Marja, K65 Crew
After three years, over 10 senior street art projects and a large number of participants between 61 and 93 – I would definitely say graffiti can be used for pedagogical purposes. Learning about street art can benefit senior citizens in a number of ways; I have witnessed people being ”empowered” through exploring new sides of themselves, gaining new confidence and skills and finding new social contacts. Still I am not saying street art would suite every senior, just like it does not interest every young person. I also think it would be naïve to say graffiti or street art can unite people in general, because there are and will be highly different opinions on it.
One aim of this article is to evoke discussion of street art being taught in general. Over the past few years graffiti and street art has gained status very fast in the Finnish society. Almost anything seen on the street, can be described as “graffiti” and the term is widely used within new, eco-friendly activities such as “guerrilla knitting” (neulegraffiti), “reverse-graffiti” (pesugraffiti) and ”moss graffiti”, just to mention a few. Since we live in a highly structured, rational society, all experimental movements may seem fresh and needed at first. More and more street art workshops open for anyone are being arranged, even for free, which is fantastic.
Many people believe that there should not be any rules in teaching graffiti or street art, since they are seen as free forms of expression, which should not be tainted. Spontaneously made texts and pictures on the street may give an image of ultimate easiness, but to be honest – when I first ran into the tradition of New York based graffiti, I was amazed about it’s conservative approach. Perhaps what has influenced my opinion is that graffiti or street art as method or technique seems to be chosen often for the wrong reasons; because they are hip right now or just make the project or event sound more rebellious for street cred.
During a nonstop-workshop of some hours you can teach people the basics of using a spray can at most. But then what? I believe no city needs more bad street art – or graffiti. In my opinion, an ”anything goes” attitude must be rejected. While we arrange more and more low-threshold activities, we should also concentrate on developing the ethics, goals and knowledge of the chosen material and the self-criticism we self-evidently expect from any other art form and art educational action. The quality of engagement and experience should be prioritized as a measure of success, rather than just the quantity of the painted area or the amount of participants.
The institutions have provided me with a good starting point, but as a next step I would like to focus on the activity itself and the participants’ individual needs more than the product-oriented expectations. I am keen on collaborating and try constantly to develop new strategies and perspectives. I would like the senior graffiti to be even more informal in the future and to deal with on-traditional contexts and develop more adventurous, flexible approaches. A simple virtual environment for all the ”internet-using” participants of the senior graffiti projects around is in progress as well. I would particularly be interested in organizing the next projects for the elderly who are in a disadvantage position in society – at risk of marginalization or exclusion.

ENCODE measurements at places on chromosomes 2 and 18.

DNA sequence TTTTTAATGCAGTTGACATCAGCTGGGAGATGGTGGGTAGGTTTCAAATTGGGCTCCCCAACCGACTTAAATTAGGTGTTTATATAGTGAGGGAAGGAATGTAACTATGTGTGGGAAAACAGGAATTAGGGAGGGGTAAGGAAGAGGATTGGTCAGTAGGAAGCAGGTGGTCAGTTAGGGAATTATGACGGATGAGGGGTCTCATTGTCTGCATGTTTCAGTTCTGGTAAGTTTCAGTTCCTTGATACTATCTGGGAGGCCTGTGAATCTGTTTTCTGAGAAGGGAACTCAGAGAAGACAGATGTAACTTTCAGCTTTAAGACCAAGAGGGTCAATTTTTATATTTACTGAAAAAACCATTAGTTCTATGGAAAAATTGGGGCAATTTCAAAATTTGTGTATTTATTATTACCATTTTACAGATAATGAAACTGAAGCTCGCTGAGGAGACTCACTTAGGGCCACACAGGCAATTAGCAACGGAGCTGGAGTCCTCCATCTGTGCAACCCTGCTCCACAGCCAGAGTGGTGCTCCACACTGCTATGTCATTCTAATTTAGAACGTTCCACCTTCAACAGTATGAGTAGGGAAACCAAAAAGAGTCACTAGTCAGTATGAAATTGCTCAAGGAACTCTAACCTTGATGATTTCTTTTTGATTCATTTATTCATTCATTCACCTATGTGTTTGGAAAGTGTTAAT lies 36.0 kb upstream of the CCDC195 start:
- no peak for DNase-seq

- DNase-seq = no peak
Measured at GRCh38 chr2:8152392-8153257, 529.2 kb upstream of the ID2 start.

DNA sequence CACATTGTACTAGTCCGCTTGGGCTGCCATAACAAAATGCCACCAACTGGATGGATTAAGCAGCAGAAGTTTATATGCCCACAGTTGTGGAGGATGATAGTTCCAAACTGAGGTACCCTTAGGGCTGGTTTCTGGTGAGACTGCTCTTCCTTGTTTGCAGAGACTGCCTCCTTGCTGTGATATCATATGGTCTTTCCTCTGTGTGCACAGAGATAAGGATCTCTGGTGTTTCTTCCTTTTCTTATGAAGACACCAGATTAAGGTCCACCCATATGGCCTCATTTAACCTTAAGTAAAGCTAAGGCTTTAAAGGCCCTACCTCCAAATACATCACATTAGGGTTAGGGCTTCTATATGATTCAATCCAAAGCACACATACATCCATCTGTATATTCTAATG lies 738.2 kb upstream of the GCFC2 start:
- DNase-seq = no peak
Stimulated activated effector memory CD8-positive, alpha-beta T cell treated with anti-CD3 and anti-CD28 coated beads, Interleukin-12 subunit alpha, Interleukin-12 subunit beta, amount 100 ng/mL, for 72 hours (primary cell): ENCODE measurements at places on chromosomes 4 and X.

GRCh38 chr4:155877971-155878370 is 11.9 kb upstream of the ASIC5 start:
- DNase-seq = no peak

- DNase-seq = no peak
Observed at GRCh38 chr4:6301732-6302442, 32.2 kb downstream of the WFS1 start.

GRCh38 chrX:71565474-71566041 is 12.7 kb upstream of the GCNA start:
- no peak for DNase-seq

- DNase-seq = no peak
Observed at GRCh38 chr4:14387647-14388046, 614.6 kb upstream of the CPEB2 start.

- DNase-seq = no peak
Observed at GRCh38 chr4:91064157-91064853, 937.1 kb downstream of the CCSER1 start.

One of my principle arguments is that everyone should have a right to learn new things no matter how old they are. Within this particular project, the new things happen to deal with street art, but it could be seen in a bigger context. As I go on with my mission, I would like to challenge others: I believe that with some creativity and courage brand new, exciting cultural activities for seniors could be developed in every field.
The article is a part of a broader study related to a non-fiction popular book on senior graffiti, which I am currently writing and hoping to get published in 2013. The book presents the first steps of Finnish senior graffiti through case examples. It will also include reflections on ideologies and teaching strategies used so far. The book will contain interviews and quotes from the persons involved: workshop participants and street art leaders as well as the project employers, graffiti writers and street artists. Selected international perspectives on seniors and street art will be included. I will also list the basic components and recommendations for a potential organizer to make up a good senior graffiti project. I hope the writing will help me identify the issues I am working with even better and at the same time develop new ideas.
For more information on senior graffiti and other street art projects, please visit: www.vjalava.com
COLLECT & SHARE: Good practise. London 2005. Available to download from the COLLECT & SHARE website.
International Journal of Education through Art. Volume 1. Intellect. Bristol 2005.
Teaching through Contemporary Art. A Report on Innovative Practises in The Classroom. Tate Publishing. London 2008.
Street Art: The Graffiti Revolution by Cedar Lewisoh´n. Tate Publishing. London 2009.
Abstract Graffiti by Cedar Lewisoh’n. Merrell Publishers Limited. London 2011.
Reverse Graffiti: Street Artists Tag Walls by Scrubbing Them Clean by Matt Chapman, 03/03/11. Inhabitat.com.